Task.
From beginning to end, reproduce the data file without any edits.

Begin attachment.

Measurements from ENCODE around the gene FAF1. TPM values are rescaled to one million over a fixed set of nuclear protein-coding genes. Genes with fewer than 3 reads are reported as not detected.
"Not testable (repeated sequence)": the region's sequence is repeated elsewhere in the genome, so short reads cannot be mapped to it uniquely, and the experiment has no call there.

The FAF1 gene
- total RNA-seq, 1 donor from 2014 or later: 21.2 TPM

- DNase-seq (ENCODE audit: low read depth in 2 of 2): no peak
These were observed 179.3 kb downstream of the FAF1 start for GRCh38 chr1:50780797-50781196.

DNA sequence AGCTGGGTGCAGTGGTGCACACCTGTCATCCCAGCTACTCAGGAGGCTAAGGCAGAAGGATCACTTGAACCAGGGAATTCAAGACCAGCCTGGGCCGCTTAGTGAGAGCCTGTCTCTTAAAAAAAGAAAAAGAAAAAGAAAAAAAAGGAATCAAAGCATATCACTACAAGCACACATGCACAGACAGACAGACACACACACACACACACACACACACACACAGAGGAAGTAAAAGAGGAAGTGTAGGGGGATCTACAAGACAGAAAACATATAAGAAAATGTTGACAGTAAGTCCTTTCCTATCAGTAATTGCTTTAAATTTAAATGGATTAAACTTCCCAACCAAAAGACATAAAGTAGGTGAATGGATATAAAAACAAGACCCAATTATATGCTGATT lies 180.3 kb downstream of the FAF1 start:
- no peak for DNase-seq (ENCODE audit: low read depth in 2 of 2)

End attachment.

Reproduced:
Measurements from ENCODE around the gene FAF1. TPM values are rescaled to one million over a fixed set of nuclear protein-coding genes. Genes with fewer than 3 reads are reported as not detected.
"Not testable (repeated sequence)": the region's sequence is repeated elsewhere in the genome, so short reads cannot be mapped to it uniquely, and the experiment has no call there.

The FAF1 gene
- total RNA-seq, 1 donor from 2014 or later: 21.2 TPM

- DNase-seq (ENCODE audit: low read depth in 2 of 2): no peak
These were observed 179.3 kb downstream of the FAF1 start for GRCh38 chr1:50780797-50781196.

DNA sequence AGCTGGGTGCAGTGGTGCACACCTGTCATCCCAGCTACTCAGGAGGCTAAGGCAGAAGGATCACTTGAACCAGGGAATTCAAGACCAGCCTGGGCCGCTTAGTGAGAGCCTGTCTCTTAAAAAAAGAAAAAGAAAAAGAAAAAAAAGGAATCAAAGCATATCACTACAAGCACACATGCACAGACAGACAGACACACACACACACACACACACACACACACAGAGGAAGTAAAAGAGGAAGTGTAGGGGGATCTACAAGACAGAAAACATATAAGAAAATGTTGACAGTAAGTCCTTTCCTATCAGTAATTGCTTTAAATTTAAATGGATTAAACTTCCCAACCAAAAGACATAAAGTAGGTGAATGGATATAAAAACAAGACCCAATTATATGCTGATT lies 180.3 kb downstream of the FAF1 start:
- no peak for DNase-seq (ENCODE audit: low read depth in 2 of 2)